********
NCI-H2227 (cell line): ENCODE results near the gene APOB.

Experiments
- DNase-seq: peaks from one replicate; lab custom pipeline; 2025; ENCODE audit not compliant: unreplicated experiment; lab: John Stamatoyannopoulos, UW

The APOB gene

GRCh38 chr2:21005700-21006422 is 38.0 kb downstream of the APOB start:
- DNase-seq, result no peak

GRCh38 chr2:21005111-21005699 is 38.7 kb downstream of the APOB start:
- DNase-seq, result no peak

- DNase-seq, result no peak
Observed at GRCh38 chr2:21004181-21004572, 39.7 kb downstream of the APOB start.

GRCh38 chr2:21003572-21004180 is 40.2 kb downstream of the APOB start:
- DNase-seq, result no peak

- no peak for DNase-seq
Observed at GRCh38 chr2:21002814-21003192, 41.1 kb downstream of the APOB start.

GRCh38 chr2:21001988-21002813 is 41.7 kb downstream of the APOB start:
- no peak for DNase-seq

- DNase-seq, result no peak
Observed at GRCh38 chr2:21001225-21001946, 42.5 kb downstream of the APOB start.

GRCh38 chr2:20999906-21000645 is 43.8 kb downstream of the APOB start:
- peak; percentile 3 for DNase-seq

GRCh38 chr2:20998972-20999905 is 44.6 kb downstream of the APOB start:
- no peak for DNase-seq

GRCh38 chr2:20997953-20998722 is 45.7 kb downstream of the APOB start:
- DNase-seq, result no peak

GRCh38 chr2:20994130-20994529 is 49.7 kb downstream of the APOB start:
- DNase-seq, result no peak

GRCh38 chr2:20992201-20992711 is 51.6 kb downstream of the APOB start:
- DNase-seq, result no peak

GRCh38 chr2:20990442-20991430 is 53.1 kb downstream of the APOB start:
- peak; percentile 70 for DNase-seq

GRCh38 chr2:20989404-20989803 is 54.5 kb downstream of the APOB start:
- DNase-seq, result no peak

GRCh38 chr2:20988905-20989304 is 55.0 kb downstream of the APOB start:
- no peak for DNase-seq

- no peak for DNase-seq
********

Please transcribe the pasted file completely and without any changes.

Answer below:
NCI-H2227 (cell line): ENCODE results near the gene APOB.

Experiments
- DNase-seq: peaks from one replicate; lab custom pipeline; 2025; ENCODE audit not compliant: unreplicated experiment; lab: John Stamatoyannopoulos, UW

The APOB gene

GRCh38 chr2:21005700-21006422 is 38.0 kb downstream of the APOB start:
- DNase-seq, result no peak

GRCh38 chr2:21005111-21005699 is 38.7 kb downstream of the APOB start:
- DNase-seq, result no peak

- DNase-seq, result no peak
Observed at GRCh38 chr2:21004181-21004572, 39.7 kb downstream of the APOB start.

GRCh38 chr2:21003572-21004180 is 40.2 kb downstream of the APOB start:
- DNase-seq, result no peak

- no peak for DNase-seq
Observed at GRCh38 chr2:21002814-21003192, 41.1 kb downstream of the APOB start.

GRCh38 chr2:21001988-21002813 is 41.7 kb downstream of the APOB start:
- no peak for DNase-seq

- DNase-seq, result no peak
Observed at GRCh38 chr2:21001225-21001946, 42.5 kb downstream of the APOB start.

GRCh38 chr2:20999906-21000645 is 43.8 kb downstream of the APOB start:
- peak; percentile 3 for DNase-seq

GRCh38 chr2:20998972-20999905 is 44.6 kb downstream of the APOB start:
- no peak for DNase-seq

GRCh38 chr2:20997953-20998722 is 45.7 kb downstream of the APOB start:
- DNase-seq, result no peak

GRCh38 chr2:20994130-20994529 is 49.7 kb downstream of the APOB start:
- DNase-seq, result no peak

GRCh38 chr2:20992201-20992711 is 51.6 kb downstream of the APOB start:
- DNase-seq, result no peak

GRCh38 chr2:20990442-20991430 is 53.1 kb downstream of the APOB start:
- peak; percentile 70 for DNase-seq

GRCh38 chr2:20989404-20989803 is 54.5 kb downstream of the APOB start:
- DNase-seq, result no peak

GRCh38 chr2:20988905-20989304 is 55.0 kb downstream of the APOB start:
- no peak for DNase-seq

- no peak for DNase-seq